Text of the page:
113 For Melanchtonian patristics, see Frankel, Testimonia Patrum; Meijering, E. P., Melanchthon and patristic thought: the doctrines of Christ and Grace, the Trinity and the Creation (Leiden, 1983)Google Scholar, which is fiercely criticized in Timothy J. Wengert, ‘“Qui vigilantissimis oculis veterum omnium commentarios excusserit”: Philip Melanchthon's patristic exegesis’, in Steinmetz and Kolb, eds., Die Patristik, pp. 115–34.

114 Backus, I., ‘The church fathers and the canonicity of the Apocalypse in the sixteenth century: Erasmus, Frans Titelmans, and Theodore Beza’, Sixteenth Century Journal, 29 (1998), pp. 651–65CrossRefGoogle Scholar.

115 Muller, Holy scripture.

116 Quantin, Jean-Louis, The Church of England and Christian antiquity: the construction of a confessional identity in the seventeenth century (Oxford, 2009), p. 49Google Scholar, citing Deuschle, M. A., Brenz als Kontroverstheologe: Die Apologie der Confessio Virtembergica und die Auseinandersetzung zwischen Johannes Brenz und Pedro de Soto (Tübingen, 2006), pp. 157–61Google Scholar.

117 Grafton, Anthony, The footnote: a curious history (Cambridge, MA, 1997), p. 158Google Scholar.

118 Backus, I., Historical method and confessional identity in the era of the Reformation (1378–1615) (Leiden, 2003), p. 3Google Scholar, and the important corollary: ‘This hypothesis does not deny that there was religious controversy in the 16th and early 17th century. It does, however, aim to do away with the notion that theologians of the period were polemicists first and foremost’.

119 The key earlier treatments are Scheible, H., Die Entstehung der Magdeburger Zenturien. Ein Beitrag zur Geschichte der historiographischen Methode (Gütersloh, 1966)Google Scholar, O. K. Olson, ‘Matthias Flacius Illyricus’, in J. Raitt, ed., Shapers of religious tradition in Germany, Switzerland, and Poland, 1560–1600 (New Haven, CT, and London, 1981), pp. 1–17. For the importance of other contributors beyond Flacius a good start is R. E. Diener, ‘Johann Wigand’, in ibid., pp. 19–38.

ibid.

120 Backus, Historical method, pp. 361–2.

121 Kelley, D. R., The descent of ideas: the history of intellectual history (Aldershot, 2002), pp. 93–5Google Scholar, discusses Flacius but subsumes him to an anachronistic narrative of the rise of ‘eclecticism’; for the importance of sacred history to the history of philosophy, see Lehmann-Brauns, Sicco, Weisheit in der Weltgeschichte: Philosophiegeschichte zwischen Barock und Aufklärung (Tübingen, 2006)Google Scholar.

122 Lyon, Gregory B., ‘Baudouin, Flacius, and the plan for the Magdeburg chronicles’, Journal of the History of Ideas, 64 (2003), pp. 253–72CrossRefGoogle Scholar. For a very useful case-study of the historical fruits of the Centuriators’ methodology, see Backus's discussion of their treatment of Gregory of Nazianzus: Historical method, pp. 364–7.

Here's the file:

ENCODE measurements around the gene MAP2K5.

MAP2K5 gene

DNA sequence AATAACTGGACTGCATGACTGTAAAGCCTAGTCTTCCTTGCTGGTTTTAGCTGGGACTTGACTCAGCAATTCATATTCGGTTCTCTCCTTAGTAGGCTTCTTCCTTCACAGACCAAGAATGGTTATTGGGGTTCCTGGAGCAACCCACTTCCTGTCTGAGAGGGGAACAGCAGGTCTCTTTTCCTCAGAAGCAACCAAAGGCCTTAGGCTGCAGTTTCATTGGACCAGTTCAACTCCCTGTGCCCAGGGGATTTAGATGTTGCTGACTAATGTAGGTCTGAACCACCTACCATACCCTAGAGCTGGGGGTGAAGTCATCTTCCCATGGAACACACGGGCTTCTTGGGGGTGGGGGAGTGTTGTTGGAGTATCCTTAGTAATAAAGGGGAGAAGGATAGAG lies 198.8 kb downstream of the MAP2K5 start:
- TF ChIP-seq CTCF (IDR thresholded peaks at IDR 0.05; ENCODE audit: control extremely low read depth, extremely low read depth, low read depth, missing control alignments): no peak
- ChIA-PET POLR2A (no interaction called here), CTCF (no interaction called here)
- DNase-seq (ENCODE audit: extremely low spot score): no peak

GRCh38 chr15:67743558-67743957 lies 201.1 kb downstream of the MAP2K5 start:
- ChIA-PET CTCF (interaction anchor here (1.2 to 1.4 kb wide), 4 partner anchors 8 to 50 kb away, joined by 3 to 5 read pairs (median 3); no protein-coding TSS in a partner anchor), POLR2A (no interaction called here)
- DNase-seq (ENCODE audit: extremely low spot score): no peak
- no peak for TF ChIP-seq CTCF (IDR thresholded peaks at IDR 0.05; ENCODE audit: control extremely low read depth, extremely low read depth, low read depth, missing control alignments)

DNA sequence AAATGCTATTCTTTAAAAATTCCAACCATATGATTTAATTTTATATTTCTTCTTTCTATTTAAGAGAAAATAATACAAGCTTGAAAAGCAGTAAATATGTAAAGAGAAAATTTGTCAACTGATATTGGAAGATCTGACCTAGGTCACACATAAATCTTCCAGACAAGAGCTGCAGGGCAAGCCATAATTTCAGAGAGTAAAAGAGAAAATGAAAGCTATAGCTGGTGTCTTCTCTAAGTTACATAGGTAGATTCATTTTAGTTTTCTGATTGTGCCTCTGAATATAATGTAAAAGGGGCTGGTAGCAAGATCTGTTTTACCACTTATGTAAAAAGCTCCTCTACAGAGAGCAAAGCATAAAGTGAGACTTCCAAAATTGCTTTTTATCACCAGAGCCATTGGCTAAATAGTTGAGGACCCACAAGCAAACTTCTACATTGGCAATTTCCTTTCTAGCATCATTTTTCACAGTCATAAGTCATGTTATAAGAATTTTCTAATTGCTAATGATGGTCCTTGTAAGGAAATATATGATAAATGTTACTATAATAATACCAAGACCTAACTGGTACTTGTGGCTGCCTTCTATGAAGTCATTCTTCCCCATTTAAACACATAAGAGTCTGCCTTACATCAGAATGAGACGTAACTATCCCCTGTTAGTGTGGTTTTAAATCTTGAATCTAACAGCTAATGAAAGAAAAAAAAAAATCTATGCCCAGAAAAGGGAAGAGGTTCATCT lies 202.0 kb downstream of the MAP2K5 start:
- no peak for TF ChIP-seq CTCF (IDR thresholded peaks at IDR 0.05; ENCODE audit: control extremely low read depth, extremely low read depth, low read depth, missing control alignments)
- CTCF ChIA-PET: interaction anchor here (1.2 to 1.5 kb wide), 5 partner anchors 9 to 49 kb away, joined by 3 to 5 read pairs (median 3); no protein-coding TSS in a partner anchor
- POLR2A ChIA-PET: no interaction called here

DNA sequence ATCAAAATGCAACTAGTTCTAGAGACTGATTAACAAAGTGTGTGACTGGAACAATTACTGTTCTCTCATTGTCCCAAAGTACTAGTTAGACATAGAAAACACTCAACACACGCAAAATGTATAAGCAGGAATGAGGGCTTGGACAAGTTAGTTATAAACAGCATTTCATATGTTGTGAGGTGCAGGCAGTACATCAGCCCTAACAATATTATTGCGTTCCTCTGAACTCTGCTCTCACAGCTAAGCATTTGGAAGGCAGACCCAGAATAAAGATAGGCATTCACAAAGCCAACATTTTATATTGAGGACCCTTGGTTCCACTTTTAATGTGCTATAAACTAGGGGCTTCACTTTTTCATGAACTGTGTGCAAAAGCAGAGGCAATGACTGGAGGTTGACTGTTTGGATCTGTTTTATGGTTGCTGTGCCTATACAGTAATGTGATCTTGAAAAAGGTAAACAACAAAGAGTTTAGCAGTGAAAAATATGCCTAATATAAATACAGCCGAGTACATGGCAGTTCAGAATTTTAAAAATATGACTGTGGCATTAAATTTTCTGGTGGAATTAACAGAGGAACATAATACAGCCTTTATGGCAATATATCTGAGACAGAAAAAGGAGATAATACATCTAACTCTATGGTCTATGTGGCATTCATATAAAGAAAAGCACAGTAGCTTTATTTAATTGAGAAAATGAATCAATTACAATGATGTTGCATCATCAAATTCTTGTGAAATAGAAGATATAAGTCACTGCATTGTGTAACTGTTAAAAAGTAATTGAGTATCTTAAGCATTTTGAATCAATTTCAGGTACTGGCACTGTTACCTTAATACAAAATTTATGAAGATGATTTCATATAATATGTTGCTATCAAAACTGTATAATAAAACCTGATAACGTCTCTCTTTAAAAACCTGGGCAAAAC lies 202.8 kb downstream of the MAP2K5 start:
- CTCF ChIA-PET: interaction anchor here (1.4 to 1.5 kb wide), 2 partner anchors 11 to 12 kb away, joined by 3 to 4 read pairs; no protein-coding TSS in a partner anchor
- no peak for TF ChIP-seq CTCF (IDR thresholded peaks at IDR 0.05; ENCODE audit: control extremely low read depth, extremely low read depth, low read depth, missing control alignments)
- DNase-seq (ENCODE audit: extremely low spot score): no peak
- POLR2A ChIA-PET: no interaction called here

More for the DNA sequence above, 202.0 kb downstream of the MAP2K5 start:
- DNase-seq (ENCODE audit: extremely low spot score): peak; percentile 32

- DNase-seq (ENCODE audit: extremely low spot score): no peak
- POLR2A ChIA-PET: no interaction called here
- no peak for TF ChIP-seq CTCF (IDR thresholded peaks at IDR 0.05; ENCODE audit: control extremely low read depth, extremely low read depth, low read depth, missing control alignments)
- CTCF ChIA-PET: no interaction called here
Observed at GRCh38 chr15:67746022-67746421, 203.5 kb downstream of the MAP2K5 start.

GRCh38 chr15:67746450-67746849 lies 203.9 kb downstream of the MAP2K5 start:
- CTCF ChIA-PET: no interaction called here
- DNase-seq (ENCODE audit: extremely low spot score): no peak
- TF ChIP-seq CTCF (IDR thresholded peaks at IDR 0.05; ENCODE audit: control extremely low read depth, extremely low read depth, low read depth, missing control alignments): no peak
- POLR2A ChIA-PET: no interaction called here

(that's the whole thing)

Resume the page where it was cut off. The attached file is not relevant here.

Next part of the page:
123 For earlier attempts at an official response by Onofrio Panvinio, see Cochrane, Historians and historiography, p. 458; for the first suggestion of using sacred history to combat the new heresy (in 1522 by Gregorio Cortesi), see ibid., p. 457.

ibid.

124 For the latest work on Baronio, see the essays in Gulia, Luigi, ed., Baronio e le sue fonti: Atti del Convegno Internazionale di Studi Sora 10–13 Ottobre 2007 (Sora, 2009)Google Scholar. The fullest monograph study is now Zen, S., Baronio storico: controriforma e crisi del metodo umanistico (Naples, 1994)Google Scholar, replacing the outdated Pullapilly, Cyriac K., Caesar Baronius, Counter-Reformation historian (London, 1975)Google Scholar.

125 Cochrane, Historians and historiography, p. 449. See also Ditchfield, ‘What was sacred history?’.

126 S. Zen, ‘Relazioni europee di Baronio: metodo di recerca e reperimento delle fonti’, in Gulia, ed., Baronio, pp. 5–50, esp. pp. 31–50; M. Ghilardi, ‘Baronio e la “Roma sotterranea” tra pietà oratoriana e interessi gesuitici’, in ibid., pp. 435–87; Philip P. Jacks, ‘Baronius and the Antiquities of Rome’, in R. De Maio et al., eds., Baronio et l'arte: Atti del Convegno Internazionale di Studi Sora 10–13 ottobre 1984 (Sora, 1985), pp. 75–96; on the Oratorians as editors and publishers, see Finocchiaro, G., Cesare Baronio e la tipografia dell'oratorio (Florence, 2005), pp. 100–6Google Scholar.

ibid.

127 Ditchfield, Liturgy, sanctity and history, pp. 43–4, and the still essential source study, Lämmer, H., De Martyrologio Romano: Parergon historico-criticum (Ratisbon, 1878), pp. 2936Google Scholar, as well as the essays by Manlio Sodi, Silvia Ronchey, John Howe, Stefania Mezzazappa, and Angelo Rusconi in Gulia, ed., Baronio, pp. 289–386.